How to Motivate Students to Learn English: Top 15 Classroom Strategies
You’d attract bees with honey rather than vinegar—and the same idea applies to motivating the students in your ESL classroom
One of the toughest tasks a teacher can have on their plate is to motivate their students the right way. This means motivating them from the inside rather than from the outside.
I’ll show you several classroom strategies that’ll bring out the best in your students and get them excited about learning English.
- Smart Tactics for Motivating English Learners
- State clear rules and expectations
- Give plenty of talking time
- Know your students’ needs and goals
- Make your lessons practical
- Use authentic materials
- Include fun activities
- Let students be creative
- Make your classroom a safe space
- Connect with your students
- Don’t correct every mistake
- Celebrate hard work and achievements
- Intrinsic and Extrinsic Motivation for Learning English
Smart Tactics for Motivating English Learners
State clear rules and expectations
Start at the beginning of the school year with clear rules. Above all, you need to explain from day one that this is an English class, and English will be the medium of communication.
Have realistic expectations too, depending on the language level of your students. Obviously, different age groups “ring the bell” concerning language or maturity levels. Your students also won’t develop their language at the same rate, face the same struggles, or excel in the same areas.
Give plenty of talking time
The more you encourage students to communicate in class, the more motivated they’ll be. Here are some ways I’ve made my class more communicative:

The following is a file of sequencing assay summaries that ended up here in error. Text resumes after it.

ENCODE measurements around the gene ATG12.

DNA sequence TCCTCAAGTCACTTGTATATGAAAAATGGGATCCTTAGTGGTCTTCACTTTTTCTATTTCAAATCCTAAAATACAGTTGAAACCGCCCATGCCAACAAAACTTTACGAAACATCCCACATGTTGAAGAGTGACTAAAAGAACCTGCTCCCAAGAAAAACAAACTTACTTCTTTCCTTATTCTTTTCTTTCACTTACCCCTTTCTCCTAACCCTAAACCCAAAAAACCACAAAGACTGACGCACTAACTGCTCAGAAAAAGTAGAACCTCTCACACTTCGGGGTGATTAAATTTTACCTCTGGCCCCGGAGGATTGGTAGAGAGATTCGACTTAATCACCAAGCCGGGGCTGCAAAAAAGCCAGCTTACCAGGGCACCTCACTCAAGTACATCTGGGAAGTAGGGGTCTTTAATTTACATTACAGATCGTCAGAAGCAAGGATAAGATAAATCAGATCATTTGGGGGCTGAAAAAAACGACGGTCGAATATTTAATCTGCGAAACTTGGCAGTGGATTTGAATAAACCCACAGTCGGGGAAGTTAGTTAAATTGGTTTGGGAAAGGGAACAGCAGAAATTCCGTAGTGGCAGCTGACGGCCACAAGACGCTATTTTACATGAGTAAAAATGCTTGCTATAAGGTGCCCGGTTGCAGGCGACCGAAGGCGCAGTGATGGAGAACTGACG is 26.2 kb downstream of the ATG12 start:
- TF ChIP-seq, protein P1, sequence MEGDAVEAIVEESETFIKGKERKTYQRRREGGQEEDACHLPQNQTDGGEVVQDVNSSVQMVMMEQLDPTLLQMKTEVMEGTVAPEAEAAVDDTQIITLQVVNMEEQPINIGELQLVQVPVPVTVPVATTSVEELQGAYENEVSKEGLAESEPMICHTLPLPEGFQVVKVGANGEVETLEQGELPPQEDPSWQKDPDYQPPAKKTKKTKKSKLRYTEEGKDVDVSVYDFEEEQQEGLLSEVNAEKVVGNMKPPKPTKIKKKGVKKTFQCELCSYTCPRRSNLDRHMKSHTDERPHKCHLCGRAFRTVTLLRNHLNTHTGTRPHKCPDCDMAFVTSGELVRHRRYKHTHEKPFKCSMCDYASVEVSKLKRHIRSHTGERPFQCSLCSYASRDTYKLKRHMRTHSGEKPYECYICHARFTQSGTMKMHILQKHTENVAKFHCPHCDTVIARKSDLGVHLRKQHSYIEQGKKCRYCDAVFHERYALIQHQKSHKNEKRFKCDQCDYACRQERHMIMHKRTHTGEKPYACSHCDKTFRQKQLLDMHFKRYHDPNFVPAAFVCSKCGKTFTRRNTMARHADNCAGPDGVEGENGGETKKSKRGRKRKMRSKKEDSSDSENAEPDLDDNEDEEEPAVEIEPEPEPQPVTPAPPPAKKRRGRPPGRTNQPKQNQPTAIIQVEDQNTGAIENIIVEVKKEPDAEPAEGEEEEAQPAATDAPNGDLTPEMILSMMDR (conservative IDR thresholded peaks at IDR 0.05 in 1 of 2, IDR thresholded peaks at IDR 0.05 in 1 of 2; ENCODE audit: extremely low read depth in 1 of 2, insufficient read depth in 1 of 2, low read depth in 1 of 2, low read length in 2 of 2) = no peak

- Set up group activities so students have to use the language while working together.
- Instead of traditional rows and columns, arrange student desks to make larger tables to encourage communication.
- Try the discovery grammar method. Give students a grammar worksheet with the answers already in the blanks before you teach the grammatical concept. Then challenge groups of two or three students to work together to see if they can figure out the rule on their own.
- A flipped classroom is another great technique. Assign instructional material to be completed at home and then use class time for extension, practice and deepening activities—in other words, putting language to use through communication.
- When all else fails, keep your class communicative by minimizing teacher talk time (TTT). The less you talk, the more your students will be talking.
Know your students’ needs and goals
Get to know your students. Analyze their needs and understand their goals and reasons for learning English. Which skills are each student interested in improving, productive (writing and speaking) and/or receptive (reading and listening)?
To help find out this information, at the beginning of the term or school year I ask students to fill out a questionnaire. This is where students can describe their language needs, as well as their long-term/short-term English learning goals. You can devise your own questionnaire or use existing materials from the web or your textbooks.
As you go through the class, observe your students’ strengths, weaknesses and needs! Just informally gauge where they might be. This can be done through those low-key chats, engaging in games or even by talking with students one on one.
Make your lessons practical
People don’t like doing things that are pointless. They want to know that there’s a purpose behind what they do, even with simple activities:
- Use realia whenever possible. Realia are physical objects, like fruits, maps and pencils. If you’re learning about oceans and beaches, have a handful of seashells to share with your students. Even just having a photograph or drawing of new vocabulary words will increase understanding.